Let’s set up a time to talk about managing menopause.

Insomnia and fatigue

A number of factors may cause a woman nearing menopause to struggle to get an adequate amount of rest. As hormones change, brain chemistry is disrupted, and night sweats can make falling and staying asleep particularly difficult. Some tips for battling menopausal insomnia include:

  • Exercising regularly (but not right before bed)
  • Maintaining a cool bedroom temperature
  • Avoiding caffeine and large meals in the evening
  • Going to bed and waking up at consistent times.

Vaginal dryness and painful intercourse

Pain during sex commonly occurs with menopause due in large part to vaginal dryness. Women can find relief and continue to engage in intercourse during this time by using water-based lubricants and vaginal moisturizers sold over-the-counter in drug and grocery stores. It is important that lubricants and moisturizers be water-based, as oil-based substances such as petroleum jelly can further irritate the vagina.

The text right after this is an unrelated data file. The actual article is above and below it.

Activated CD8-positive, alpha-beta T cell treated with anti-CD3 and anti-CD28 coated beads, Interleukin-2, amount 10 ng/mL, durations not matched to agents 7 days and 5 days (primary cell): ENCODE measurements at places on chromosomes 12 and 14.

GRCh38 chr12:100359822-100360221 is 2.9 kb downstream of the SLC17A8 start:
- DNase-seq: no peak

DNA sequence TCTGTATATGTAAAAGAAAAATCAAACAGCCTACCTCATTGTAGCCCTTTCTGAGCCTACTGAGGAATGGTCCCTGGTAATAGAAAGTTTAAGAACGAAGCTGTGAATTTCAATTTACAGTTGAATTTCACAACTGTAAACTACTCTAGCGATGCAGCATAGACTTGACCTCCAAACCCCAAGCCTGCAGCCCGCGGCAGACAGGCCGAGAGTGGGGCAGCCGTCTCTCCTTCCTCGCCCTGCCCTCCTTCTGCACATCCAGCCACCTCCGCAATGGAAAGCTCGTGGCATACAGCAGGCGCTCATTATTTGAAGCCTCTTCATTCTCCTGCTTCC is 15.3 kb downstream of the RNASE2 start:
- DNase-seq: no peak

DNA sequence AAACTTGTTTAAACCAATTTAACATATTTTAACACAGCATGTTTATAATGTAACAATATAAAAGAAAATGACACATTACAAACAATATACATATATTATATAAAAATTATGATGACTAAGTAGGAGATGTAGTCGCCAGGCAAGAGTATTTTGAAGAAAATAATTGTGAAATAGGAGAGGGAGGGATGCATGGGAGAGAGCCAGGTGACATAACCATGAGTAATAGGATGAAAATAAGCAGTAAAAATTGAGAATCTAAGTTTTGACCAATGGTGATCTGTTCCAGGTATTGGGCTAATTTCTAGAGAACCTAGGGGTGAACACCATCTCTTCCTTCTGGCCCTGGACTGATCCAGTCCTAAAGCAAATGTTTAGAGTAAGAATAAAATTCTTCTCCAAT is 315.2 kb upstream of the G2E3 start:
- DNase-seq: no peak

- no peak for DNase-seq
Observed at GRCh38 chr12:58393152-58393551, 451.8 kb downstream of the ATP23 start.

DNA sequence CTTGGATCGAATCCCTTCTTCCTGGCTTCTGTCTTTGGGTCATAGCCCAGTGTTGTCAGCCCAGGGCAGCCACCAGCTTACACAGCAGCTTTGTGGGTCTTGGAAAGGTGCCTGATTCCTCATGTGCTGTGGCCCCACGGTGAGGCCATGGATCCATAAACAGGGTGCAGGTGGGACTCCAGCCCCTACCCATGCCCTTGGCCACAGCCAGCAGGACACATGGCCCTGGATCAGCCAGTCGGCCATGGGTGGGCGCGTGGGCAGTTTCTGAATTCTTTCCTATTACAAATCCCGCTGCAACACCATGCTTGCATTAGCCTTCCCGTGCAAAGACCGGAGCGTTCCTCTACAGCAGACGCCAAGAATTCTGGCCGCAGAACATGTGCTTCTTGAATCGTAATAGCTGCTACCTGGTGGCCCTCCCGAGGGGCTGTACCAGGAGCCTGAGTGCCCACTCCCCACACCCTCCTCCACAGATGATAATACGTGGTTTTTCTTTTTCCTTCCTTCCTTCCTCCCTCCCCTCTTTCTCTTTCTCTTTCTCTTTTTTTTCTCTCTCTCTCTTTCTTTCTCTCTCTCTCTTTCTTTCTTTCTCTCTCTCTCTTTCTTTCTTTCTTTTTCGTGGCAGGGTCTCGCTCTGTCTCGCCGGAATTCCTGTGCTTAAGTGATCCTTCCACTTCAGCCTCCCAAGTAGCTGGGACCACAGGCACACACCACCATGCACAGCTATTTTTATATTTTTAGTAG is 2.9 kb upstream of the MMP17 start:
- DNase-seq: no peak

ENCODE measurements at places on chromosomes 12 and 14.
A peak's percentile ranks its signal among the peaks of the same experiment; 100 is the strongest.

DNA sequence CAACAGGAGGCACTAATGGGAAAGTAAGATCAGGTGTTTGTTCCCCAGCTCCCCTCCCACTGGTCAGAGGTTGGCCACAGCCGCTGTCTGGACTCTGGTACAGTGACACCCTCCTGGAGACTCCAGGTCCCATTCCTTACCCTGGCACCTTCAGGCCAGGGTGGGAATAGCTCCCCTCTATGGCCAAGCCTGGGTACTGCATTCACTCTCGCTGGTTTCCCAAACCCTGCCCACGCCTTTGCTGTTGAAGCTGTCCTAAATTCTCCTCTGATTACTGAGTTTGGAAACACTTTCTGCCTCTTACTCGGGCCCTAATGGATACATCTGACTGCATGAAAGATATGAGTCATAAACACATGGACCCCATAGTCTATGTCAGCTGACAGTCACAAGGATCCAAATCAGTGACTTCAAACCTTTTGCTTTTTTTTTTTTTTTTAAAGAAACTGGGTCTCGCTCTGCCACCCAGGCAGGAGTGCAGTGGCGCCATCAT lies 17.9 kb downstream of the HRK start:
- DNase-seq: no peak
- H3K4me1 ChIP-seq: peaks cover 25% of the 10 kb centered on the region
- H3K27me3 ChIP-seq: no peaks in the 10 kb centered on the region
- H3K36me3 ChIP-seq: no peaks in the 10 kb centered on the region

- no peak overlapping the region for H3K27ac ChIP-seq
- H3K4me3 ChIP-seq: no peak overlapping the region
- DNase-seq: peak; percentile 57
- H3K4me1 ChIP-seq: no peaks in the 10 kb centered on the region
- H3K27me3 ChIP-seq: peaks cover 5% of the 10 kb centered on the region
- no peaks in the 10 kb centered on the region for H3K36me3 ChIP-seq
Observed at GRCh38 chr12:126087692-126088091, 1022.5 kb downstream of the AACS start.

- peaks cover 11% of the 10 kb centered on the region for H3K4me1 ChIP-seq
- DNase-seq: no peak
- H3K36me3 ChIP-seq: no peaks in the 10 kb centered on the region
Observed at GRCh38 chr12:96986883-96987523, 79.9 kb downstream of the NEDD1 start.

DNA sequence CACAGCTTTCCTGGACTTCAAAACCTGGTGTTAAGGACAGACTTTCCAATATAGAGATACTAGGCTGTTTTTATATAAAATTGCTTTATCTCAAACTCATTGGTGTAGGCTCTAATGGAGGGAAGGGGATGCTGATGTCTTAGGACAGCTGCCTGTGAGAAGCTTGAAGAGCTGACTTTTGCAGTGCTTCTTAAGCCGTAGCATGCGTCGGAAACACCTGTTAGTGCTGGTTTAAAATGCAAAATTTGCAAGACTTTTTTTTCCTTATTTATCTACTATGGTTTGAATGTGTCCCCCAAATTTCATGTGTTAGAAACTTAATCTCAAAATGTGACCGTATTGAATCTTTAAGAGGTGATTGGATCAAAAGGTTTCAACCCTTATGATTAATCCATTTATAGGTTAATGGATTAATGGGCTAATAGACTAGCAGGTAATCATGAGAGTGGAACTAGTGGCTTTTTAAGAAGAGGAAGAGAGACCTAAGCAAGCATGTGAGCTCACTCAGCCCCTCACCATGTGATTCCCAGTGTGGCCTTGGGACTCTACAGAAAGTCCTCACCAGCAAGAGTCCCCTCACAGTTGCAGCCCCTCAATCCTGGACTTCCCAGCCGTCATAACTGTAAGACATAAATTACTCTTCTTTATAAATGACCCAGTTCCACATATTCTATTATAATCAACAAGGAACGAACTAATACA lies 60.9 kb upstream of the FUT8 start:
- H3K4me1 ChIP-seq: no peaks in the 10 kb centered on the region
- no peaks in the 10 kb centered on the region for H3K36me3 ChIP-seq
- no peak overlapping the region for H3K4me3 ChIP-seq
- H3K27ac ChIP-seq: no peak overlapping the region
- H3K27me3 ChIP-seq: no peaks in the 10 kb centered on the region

In circumstances in which these methods fail to provide relief, prescription medications, including hormone therapy, may be prescribed by a healthcare provider to treat vaginal dryness.

Other menopause symptoms

While hot flashes and difficulty sleeping are the most common symptoms, women may also experience mood swings, depression, irritability, headaches and, rarely, heart palpitations. Women should not hesitate to discuss any concerns about the symptoms associated with menopause with their provider.